4. Really piss off a bunch of Republicans when they can’t throw you out of office on your ass.

  5. Rent an office in Harlem.

  6. Wait for publishing houses to offer you 10 frigging million dollars for your memoirs.

See, it’s simple, really.

Good luck.

Oh, and can I be your intern?

And what was up with that “Cock Tease” label you had, anyway? I don’t get it.

I’ll see if I have any spare vibes after thinking good thoughts about my wife’s novel-shopping efforts. Good luck!

Ugh. The way writers are treated should be against the law. They need us, dammit. Or they wouldn’t have anything to sell!

I, too, have suffered, waiting for some lame joker to get around to letting me know if they’ve thought about thinking about it. Ugh.

I have no good advice. But at a book signing not too long ago, I asked the author (whose name I cannot recall) how many times his manuscript for the book was rejected before he finally go it published, and he said 26. Twenty-six times.

It was really enlightening. I would have likely given up after 6 times, much less 26.

But I know you will be published. Just from reading your posts. When the book comes out, I’d like to read it.

Sure it’s not your fault Jarbaby. The poor lady probably read your book and saw phrases like you’re famous for in the Pit and she had to leave for medical reasons. :smiley:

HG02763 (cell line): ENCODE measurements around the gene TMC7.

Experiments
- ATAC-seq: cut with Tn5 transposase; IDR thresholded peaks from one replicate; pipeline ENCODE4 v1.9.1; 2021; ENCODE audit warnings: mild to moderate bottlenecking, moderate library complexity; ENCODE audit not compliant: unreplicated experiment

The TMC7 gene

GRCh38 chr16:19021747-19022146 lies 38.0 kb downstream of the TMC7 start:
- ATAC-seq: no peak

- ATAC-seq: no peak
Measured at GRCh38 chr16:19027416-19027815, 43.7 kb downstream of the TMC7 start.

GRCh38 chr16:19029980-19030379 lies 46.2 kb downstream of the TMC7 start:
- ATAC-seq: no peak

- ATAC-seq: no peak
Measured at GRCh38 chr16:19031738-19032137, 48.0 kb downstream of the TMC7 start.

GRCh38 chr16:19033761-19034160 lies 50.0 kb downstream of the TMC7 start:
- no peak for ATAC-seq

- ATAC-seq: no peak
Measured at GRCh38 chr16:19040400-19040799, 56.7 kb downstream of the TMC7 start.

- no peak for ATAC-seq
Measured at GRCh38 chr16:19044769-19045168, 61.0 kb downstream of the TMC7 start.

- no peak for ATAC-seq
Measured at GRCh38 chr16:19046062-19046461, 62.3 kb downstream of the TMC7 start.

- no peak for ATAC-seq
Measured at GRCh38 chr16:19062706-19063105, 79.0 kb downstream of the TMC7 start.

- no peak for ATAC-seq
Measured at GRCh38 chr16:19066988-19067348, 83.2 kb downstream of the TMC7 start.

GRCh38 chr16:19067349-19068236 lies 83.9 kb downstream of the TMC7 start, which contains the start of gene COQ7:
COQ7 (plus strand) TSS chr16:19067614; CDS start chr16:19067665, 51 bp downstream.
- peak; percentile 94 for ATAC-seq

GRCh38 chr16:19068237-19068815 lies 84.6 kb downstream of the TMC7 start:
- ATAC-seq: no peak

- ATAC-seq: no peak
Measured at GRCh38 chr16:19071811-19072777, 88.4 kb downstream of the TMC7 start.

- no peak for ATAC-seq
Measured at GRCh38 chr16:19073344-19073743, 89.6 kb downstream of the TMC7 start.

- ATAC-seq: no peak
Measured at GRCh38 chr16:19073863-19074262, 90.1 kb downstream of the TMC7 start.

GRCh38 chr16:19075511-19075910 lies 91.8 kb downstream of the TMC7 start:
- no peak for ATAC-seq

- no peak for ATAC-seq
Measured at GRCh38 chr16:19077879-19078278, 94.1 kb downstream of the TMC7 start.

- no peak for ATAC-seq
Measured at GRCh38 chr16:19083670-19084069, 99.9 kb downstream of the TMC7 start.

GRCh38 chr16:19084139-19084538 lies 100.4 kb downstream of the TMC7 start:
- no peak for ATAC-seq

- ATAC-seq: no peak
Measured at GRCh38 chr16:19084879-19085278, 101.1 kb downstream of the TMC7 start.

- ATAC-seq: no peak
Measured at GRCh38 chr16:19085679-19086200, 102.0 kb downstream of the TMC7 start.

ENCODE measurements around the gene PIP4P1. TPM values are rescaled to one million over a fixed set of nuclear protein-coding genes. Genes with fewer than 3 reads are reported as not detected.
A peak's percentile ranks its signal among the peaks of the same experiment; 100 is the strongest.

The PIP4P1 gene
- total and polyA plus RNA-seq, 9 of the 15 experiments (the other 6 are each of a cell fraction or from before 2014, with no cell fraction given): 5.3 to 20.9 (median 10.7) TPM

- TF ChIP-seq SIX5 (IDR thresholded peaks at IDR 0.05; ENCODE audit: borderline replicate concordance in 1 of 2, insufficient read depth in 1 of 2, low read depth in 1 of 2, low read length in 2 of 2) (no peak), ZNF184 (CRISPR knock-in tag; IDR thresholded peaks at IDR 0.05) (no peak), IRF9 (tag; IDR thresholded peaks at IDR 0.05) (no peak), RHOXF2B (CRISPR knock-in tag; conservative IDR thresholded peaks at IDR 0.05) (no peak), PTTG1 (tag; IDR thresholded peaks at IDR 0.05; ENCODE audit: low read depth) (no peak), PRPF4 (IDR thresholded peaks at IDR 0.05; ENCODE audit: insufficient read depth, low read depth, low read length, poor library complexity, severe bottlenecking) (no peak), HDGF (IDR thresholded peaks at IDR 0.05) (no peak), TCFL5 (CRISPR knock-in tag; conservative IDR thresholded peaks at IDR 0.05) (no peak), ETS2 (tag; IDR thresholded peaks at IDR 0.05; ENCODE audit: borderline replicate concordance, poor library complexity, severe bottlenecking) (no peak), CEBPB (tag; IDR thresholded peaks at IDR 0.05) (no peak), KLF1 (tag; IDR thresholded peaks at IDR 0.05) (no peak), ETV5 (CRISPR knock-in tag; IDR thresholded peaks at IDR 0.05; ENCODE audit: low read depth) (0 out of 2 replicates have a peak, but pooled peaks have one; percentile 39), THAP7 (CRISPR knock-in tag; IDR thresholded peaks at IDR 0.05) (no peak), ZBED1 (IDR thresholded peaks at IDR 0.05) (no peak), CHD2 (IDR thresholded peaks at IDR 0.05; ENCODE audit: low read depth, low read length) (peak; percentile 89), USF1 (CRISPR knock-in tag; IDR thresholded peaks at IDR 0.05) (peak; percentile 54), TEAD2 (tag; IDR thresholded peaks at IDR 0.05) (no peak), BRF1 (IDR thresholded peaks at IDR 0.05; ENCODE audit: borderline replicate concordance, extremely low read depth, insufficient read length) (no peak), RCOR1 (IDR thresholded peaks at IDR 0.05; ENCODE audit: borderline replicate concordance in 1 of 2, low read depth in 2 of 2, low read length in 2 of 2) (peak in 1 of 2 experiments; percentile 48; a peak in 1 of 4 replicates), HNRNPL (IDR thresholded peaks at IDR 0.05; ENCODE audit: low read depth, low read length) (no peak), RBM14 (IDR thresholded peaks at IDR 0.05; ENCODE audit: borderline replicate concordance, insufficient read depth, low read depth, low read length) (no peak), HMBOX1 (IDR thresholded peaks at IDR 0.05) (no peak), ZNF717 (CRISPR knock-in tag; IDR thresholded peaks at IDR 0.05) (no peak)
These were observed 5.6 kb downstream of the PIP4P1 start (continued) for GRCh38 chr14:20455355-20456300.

I don’t have any useful advice on getting published, but when you do, post a link to the book at Amazon and I’ll buy a copy.

Sorry but I do not meet any of your standards.
But good luck anyway!

I’m actually thinking of starting a scrap book of all the rejection letters I’ve gotten. Believe me it’s way past 26 (that’s publishers and agents combined).

My personal favorite was “I think that by passing on your book, I may be passing up a good thing, but I’m going to do it anyway!”

Yay! That’s smart!


douglips: whoever hacked the board a few days ago gave custom labels to a number of posters. Some of them were kinda amusing, others of them were genuinely offensive. I’m sure those that received particularly unfortunate labels would appreciate it if we let it go at that. I think jarbaby would count herself in that group.

jarbabyj, [url=]this woman[/ur] was told that no one would read her book “even if Princess Di rode down the street topless on a unicycle giving copies away.”

But somehow she got published. Which is both frightening and encouraging, somehow.

I second PunditLisa’s advice, based on common sense and not any knowledge of the book publishing world. When I get my novel finished you and I can open a rejection-letter museum or something. I like PL’s inclusion of specific dates - If I haven’t heard from you by ___, I will send copies, etc.

Good luck.


Do you have to use an agent at all? Is it possible to market a novel directly to a publisher?

I can and do market to publishers directly. But a lot of the bigger publishing houses won’t accept manuscripts or even query letters from unrepresented authors. You have to go through an agent.

I guess I’ll write her a note. I just don’t want to blow my big chance by annoying the one person who’s shown interest in a year.